The density is an amount which is specific only to the even distributions, and it represents an abstract amount (that is the result of an abstract, computing process) which is generated by the ratio between the distributed amount and the amount of the distribution’s support domain. On short, the density represents the “overcrowding” degree of the amount distributed on the support interval, or (for the cumulative attributes) the attribute amount distributed on the abstract unit amount support. Since it is an abstract amount, the density cannot exist in the absence of an ISS which would be the recipient for its value, and without an IPS which would be assigned with its calculation, but it is used on a wide scale, being among others, the single attribute which allows the determination of the process intensities.

The intensity of a distributed motion process is determined by means of a virtual (theoretical, imaginary, computing) surface with a stable spatial position against an external reference (the same reference against which the distributed motion velocity is being computed).

*Fig. X.15.1.1*

By considering the volume *V* from
the figure X.15.1.1 which contains the amount M, evenly distributed,
with the density:

(X.15.1.1)

and a theoretical plane surface of
reference
,
with a steady position against an external reference. The internal T
reference (with a central inner position) of the volume *V* has
a position vector
against
the same external reference (non-displayed in the figure X.15.1.1 for
not making the scheme too complicated). Let us assume that, at a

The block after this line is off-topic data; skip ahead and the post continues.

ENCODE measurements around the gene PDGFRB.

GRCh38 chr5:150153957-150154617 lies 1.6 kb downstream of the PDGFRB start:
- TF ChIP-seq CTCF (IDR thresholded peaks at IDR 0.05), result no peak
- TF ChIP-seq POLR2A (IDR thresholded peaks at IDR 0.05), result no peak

certain moment* t*_{0},
the volume V, together with the amount *M*
which is evenly distributed in it, starts to move with the velocity:

(X.15.1.2)

which is considered to be uniform
(constant) within the interval ***t*.
The intersection between the moving volume *V*
and the reference surface
is
,
that is a surface with the normal line
(the same with the normal at
)
through which the transfer (displacement) of the amount M takes
place. The following amount shall cross through the surface
in the interval
:

(X.15.1.3)

If the relation X.15.1.3 is divided by , we shall get:

(X.15.1.4)

that is a relation
identical with the relation 5.2.1.4 which defines the intensity of
the vector flux
through the surface
.
This vector
has a major relevance in the present paper, being named *flux
density vector* (FDV) of the amount M.
One may notice that FDV is always collinear with the transfer rate,
and it is the carrier vector of the abstract amount
,
spatial density of the transported amount. In this way, the flux of
the amount *M*
may be displayed as a vector distribution of FDV (a vectorial field).
If the spatial distribution of the amount *M*
is not even, we shall divide the volume V in volume elements *dV
*with dimensions selected in the way
that the distribution of the amount *M*
to be even inside them. The intersection of this kind of element with
the surface
shall be
and the flux intensity through
shall be:

(X.15.1.5)

namely, the intensity of an *elementary
flux.* If the ratio between the flux intensity and the amount of
surfaceor
is being computed into the relations X.15.1.4 and X.15.1.5, the
surface density of the flux intensity shall result:

(X.15.1.6)

Thus, the meaning of FDV seems to be more clear, the modulus of the normal component of FDV through the reference surface is even the surface density of the flux intensity of the amount carried through that surface.

__Comment
X.15.1.1: One may notice that FDV has
as component a cumulative attribute - that is the spatial density of
the conveyed amount - fact which makes that FDV to become a
cumulative attribute as well. Thus, the amount of the vectors FDV
which are evenly distributed either on the surface or on its volume,
having a common direction, it can be replaced (represented) by a
single vector - the resultant - which will have a common direction
and its modulus will be equal with the sum (spatial or surface
integral) of FDV.__

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